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Graphics

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Celebrating print makers and print making traditions of Kachchh, we invited children to create their own little masterpieces exploring print making techniques like Mono-printing, Dry Point Intaglio and Collography.
Why am I not surprised at the result! These are some of the prints made by these little creative geniuses!

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Imagine a classroom where you learn math with an artisan, discussing his profits and productions, a science class at a dyeing workshop to make your own clothes, and a Hindi Class where you learn to interview people from diverse backgrounds about their life and work! Imagine a classroom where your regular subjects come to life and learning is by making, observing and interacting with everyday life and surroundings! That is exactly what we did for the students of Sinchan school, who gladly left their textbooks behind and spent a whole week at Khamir. We took textbook lessons and made them relevant to Kachchh, to craft and to its people.
Sinchan is an alternative school in Bhuj, whose philosophy is learning by ‘the-play-way’ method. For the past 7 years they have been experimenting new ways to teach and learn. Our philosophies matched and Khamir turned into a school for a week! The collography classes were a part of the Khamir School Curriculum 🙂

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We even made it to the local newspaper! Sorry it is in Gujarati!
kutchi

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Little Khari had been waiting so long for this day. Every time she thought about it, her heart skipped a beat! Trying hard to contain her excitement, Little Khari skipped over to her mother, “Mother, tell me the story! Tell me again!”
It was a beautiful sunrise and her mother was preparing for their departure along with the others of the flock. She had heard this story over and over again but would never get tired of it. It was her favorite. After all, she had been named after a river from this land.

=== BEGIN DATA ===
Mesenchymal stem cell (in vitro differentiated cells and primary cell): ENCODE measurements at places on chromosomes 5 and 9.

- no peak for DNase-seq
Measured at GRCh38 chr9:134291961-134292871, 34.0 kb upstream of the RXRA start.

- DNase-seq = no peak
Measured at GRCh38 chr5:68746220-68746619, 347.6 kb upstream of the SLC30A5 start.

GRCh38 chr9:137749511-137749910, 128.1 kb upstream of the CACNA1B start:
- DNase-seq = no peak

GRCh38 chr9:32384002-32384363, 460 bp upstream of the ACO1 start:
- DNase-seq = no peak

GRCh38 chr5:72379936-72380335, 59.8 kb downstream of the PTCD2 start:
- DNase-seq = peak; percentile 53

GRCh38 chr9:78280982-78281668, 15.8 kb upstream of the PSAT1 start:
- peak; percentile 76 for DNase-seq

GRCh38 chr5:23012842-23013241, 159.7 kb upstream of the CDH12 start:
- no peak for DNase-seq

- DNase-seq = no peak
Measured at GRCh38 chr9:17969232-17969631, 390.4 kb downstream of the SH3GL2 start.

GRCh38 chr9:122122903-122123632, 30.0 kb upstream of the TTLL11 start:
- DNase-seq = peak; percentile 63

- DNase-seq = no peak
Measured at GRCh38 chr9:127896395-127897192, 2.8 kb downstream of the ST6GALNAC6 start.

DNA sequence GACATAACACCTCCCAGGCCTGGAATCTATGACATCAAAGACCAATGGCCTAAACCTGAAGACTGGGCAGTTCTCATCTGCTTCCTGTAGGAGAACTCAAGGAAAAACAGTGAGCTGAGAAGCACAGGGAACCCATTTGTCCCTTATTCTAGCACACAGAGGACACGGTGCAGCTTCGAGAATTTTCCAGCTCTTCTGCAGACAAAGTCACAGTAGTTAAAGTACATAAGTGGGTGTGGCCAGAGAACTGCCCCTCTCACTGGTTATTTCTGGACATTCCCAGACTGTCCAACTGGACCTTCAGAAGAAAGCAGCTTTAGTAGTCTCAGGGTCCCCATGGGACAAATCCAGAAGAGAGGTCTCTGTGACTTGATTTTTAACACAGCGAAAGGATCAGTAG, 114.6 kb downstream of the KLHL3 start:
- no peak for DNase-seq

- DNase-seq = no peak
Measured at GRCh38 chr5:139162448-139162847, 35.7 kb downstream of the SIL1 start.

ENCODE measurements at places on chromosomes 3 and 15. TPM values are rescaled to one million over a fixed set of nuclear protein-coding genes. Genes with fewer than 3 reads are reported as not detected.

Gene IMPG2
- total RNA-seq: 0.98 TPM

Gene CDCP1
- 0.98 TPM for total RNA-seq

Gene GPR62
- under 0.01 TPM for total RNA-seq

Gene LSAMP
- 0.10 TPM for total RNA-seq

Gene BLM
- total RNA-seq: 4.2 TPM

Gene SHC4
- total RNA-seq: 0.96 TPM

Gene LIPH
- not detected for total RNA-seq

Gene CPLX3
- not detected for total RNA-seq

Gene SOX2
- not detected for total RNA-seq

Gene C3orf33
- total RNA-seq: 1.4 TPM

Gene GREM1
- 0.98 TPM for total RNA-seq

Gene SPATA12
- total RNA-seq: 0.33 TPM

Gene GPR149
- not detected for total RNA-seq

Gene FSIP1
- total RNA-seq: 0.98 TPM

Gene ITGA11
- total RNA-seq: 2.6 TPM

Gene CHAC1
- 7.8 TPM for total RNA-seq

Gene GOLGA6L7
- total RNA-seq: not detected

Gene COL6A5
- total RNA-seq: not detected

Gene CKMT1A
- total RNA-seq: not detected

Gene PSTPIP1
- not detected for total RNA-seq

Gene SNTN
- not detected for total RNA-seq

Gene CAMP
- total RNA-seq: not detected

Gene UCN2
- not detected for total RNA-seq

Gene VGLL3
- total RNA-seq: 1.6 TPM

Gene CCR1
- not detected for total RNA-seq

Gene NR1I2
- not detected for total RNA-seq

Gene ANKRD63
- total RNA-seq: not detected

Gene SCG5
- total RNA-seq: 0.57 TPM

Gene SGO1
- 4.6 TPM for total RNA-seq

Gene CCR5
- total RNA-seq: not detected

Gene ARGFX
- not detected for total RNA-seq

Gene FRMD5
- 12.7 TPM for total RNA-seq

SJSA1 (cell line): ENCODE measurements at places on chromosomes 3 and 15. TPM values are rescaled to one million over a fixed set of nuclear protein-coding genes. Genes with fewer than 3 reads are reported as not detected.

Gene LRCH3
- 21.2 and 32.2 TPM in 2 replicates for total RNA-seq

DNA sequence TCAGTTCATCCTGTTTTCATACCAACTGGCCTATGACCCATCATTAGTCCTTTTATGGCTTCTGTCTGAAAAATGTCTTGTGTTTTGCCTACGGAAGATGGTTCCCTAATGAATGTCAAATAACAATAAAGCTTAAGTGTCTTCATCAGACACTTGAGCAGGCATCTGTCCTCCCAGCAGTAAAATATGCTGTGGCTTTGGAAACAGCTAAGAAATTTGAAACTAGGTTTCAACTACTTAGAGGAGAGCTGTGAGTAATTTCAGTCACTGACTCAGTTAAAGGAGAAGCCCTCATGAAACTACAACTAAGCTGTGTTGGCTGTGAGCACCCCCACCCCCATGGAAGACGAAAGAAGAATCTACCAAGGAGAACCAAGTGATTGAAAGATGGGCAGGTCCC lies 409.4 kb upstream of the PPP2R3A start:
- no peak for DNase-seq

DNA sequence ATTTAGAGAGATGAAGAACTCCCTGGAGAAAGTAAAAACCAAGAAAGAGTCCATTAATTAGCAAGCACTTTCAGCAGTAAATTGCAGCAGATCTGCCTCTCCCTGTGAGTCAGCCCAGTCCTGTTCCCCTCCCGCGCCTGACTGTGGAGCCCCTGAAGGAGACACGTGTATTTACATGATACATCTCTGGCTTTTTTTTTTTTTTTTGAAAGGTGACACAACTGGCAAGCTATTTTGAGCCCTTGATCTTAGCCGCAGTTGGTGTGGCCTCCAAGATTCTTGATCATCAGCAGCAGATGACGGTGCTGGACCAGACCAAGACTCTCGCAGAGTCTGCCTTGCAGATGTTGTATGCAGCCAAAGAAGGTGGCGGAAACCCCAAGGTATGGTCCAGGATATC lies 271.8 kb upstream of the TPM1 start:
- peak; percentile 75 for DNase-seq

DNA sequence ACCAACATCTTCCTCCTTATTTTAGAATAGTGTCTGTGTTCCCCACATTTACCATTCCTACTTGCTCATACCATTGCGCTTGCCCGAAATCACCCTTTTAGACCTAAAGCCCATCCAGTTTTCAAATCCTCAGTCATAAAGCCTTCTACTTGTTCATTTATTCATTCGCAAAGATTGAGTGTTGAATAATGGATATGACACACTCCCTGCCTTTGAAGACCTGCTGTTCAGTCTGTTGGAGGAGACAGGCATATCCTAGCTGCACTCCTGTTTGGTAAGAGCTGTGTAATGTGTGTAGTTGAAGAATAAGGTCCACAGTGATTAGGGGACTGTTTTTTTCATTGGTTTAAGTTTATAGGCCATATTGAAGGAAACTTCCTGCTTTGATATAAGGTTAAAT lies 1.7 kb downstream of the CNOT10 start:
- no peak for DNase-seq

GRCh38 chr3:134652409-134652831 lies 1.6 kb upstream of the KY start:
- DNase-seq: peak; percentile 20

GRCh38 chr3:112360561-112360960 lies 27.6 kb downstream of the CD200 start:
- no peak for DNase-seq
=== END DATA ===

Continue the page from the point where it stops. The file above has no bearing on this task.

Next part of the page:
“It is beautiful my dear, the most unique place I have ever been to. You will see for yourself soon”. said her mother.
“Prepare for a grand adventure little one” cried a neighbor, “One that you will not forget!”

Soon it was time to take off, Little Khari and her mother took the wind in their wings. It was chilly but they were full of hope for the warm days they were going to have ahead.

They flew for several days, over white mountains and blue seas, over brown fields and green canopies. They crossed great mountains, they struggled through the big cities of big countries. She kept her eyes wide open throughout the journey, but was always ahead of her pack, “Let’s go! Let’s go!”, “Hurry up everybody!” she would say.
For there was only one thing on her mind.
She was eager to arrive. To arrive in Kachchh.

And so it happened. On the 11th Monday since their departure, the landscape began to give away hints of their destination.
“It is really white!” thought Little Khari, looking down at the vast white land below. Her mother had been right, but this was more than she had imagined! Within a few kilometers, the landscape had changed so quickly. No more buildings, no more big cities, no more tiny trees and people. This was all just white.

Do you know where Khari has arrived?? Storytelling for little children. Co-authored by Sujatha Padmanabhan and Shruthi Ramakrishna; and illustrated by the talented Kalyani Ganapathy, Little Khari’s little story book is coming soon on madeinkachchh.

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Bringing together the Block printers and dyers of Kachchh and Khamir, our exhibition ‘Kachchh Ji Chhaap’ is now open!

The exhibition is an attempt to tell the story of prints and print making as it unfolded from the time it was practiced on the banks of the Indus to its many facets today. Kachchh Ji Chhaap is an intricate tale of the craftsmen, bringing together narratives of their lives, their milestones and their challenges.

The Exhibition will be held at the Khamir Campus from 7th December 2013 to 28th February 2014.